If “trying” really means aiming at success, then, how to succeed really is the question. Let’s consider some of the sayings that belong to real success in home schooling. You may be surprised.
First, we do not want to do what some moms do, which is merely to take a stab at it. For these moms, it is not well-thought-out at all.
They just “give it a whirl”.
They do not pray.
They do not ask their husbands.
They do not research.
Remember this maxim:
Education is preparing your child for life.
It is not a hobby. It is more important than a new nail polish color, not something you try out and then abandon. It is nothing less than a life decision. In these days, many are beginning to call it a life-and-death decision.
Home schooling is not about curriculum.
Yes, you probably need curriculum, (although some do fine without), but you can visit with hundreds of families at any home school convention, and you will find thousands of folks succeeding, while using every imaginable curriculum made.
For instance, any child who is ready to learn to read can do so with almost any decent phonics curriculum.
Sure, there may be only one company “out there” perfectly able to meet your needs or style.
Yes, you probably need to shop with an unbiased veteran a time or two.
Still, as far as all the proven curriculum companies go, they are proven. Do not continually put on and take off curriculum until it is too late to accomplish anything. That is not trying to succeed at home schooling; it is merely trying, and at the wrong goal, at that.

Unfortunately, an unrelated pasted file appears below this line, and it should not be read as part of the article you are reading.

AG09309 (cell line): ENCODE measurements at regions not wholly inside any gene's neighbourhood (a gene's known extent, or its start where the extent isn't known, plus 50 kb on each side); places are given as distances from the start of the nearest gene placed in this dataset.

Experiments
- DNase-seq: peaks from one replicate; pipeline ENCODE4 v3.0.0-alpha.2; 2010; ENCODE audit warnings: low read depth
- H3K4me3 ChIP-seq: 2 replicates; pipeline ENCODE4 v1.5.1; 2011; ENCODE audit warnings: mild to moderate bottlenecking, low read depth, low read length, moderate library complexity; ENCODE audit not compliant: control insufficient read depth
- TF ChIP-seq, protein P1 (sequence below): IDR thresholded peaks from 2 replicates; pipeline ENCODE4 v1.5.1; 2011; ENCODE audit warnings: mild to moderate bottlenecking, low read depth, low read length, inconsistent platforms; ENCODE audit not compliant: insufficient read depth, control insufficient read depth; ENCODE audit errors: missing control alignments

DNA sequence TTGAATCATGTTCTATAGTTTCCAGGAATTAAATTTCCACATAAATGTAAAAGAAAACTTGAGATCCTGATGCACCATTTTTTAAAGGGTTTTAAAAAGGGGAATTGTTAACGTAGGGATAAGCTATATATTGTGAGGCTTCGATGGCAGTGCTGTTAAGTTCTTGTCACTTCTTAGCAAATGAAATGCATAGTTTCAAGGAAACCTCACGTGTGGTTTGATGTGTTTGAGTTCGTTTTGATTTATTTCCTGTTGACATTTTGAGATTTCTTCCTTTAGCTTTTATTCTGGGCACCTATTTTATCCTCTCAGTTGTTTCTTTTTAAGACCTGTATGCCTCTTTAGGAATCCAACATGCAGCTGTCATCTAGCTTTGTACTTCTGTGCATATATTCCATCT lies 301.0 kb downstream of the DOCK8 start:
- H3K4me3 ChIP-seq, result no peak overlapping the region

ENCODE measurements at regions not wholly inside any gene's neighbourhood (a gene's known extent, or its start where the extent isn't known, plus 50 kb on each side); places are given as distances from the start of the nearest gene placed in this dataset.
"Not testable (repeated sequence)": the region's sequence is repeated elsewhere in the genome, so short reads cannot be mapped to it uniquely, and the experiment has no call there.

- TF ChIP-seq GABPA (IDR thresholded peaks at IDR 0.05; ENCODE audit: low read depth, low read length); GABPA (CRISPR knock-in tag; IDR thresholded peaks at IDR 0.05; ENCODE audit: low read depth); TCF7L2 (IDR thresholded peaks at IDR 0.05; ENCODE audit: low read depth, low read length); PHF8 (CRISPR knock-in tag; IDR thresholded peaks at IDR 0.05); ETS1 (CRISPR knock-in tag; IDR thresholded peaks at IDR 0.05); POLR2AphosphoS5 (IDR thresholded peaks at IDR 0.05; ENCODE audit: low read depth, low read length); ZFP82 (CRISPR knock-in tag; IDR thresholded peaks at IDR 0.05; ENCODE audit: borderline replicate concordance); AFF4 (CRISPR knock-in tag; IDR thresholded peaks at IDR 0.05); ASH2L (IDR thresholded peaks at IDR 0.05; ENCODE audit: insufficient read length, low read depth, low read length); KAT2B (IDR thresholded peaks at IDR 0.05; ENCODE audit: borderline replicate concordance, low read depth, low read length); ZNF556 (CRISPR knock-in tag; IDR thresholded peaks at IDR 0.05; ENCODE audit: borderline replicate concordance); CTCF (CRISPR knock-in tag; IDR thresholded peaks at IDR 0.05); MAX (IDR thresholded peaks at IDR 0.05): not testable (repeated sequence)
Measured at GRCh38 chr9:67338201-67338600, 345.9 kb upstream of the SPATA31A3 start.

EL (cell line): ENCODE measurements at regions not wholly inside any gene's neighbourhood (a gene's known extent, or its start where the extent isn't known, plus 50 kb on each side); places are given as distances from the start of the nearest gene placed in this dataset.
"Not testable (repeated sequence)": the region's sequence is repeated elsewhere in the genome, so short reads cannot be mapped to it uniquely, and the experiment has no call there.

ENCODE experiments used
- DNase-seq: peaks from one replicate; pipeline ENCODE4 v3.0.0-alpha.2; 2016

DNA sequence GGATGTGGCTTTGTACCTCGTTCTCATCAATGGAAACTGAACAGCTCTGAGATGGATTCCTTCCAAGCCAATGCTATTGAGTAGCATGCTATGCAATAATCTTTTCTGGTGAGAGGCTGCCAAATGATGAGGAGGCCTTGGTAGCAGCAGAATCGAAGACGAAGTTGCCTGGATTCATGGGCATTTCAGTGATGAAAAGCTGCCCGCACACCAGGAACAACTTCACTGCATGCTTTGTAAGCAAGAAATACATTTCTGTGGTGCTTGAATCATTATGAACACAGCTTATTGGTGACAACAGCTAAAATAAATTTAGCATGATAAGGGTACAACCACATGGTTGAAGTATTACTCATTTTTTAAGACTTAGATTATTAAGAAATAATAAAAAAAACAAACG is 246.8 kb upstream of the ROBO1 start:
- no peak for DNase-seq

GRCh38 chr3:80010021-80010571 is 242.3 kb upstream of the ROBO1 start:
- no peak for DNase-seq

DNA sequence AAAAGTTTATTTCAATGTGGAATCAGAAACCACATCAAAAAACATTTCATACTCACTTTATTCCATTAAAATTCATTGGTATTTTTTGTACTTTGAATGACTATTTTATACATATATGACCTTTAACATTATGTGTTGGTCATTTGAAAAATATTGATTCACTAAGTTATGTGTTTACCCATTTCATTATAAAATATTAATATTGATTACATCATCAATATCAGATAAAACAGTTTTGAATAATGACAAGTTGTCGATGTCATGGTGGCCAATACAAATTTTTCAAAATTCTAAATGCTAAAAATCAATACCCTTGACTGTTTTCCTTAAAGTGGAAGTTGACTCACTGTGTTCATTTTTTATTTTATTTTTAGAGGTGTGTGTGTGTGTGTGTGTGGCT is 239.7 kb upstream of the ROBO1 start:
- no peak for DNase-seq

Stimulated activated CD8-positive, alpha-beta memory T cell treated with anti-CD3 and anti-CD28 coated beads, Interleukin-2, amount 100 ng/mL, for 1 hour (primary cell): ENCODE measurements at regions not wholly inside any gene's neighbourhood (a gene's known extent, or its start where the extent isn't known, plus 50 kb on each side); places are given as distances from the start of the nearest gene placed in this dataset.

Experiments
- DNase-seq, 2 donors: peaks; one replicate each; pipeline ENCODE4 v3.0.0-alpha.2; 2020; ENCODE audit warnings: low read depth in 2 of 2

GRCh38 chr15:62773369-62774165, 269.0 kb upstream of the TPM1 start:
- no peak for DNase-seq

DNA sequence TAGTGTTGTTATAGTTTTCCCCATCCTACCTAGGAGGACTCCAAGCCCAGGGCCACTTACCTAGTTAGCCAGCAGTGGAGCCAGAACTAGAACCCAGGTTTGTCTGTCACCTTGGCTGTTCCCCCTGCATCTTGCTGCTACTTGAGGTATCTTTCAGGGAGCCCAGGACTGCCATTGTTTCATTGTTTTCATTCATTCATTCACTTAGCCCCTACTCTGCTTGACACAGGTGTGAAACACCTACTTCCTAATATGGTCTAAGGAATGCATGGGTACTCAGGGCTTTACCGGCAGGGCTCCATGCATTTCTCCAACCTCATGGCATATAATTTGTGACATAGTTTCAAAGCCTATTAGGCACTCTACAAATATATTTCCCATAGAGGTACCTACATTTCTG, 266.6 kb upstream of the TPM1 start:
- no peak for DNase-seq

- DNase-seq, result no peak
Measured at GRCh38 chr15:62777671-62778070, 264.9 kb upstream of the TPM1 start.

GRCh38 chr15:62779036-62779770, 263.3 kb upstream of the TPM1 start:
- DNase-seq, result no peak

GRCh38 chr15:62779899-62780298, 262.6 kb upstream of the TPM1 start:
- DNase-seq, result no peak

I repeat, it is not about curriculum; trying on curriculum is not the same as home schooling.
One other surprising truth about home schooling is:
Usually, it is easy to do well without trying very hard.
For many, it is a little like falling out of bed, actually. The simple fact that the children are at home, instead of out on their own, will make them smarter. Yes, the act of being at home, by itself, will make your children smarter.
Of course, we want them to learn as much as possible, and we will take every opportunity to ensure that this is happening, but bringing them home, in and of itself, makes worlds of difference. They will no longer feel forced to waste mental energy on peer pressure, self-preservation, and competitiveness. They will be able to relax and the elimination of great stress will free them to excel.
Then there is the other side of it: they will have much, much less to un-learn.
Often our children at home seem accidentally to learn more than we expected, solely because they are in a more learning-conducive setting. It is much like osmosis.
This is, I admit, a lot of re-arranging to wrap our thinking around.
Do think about it, though.
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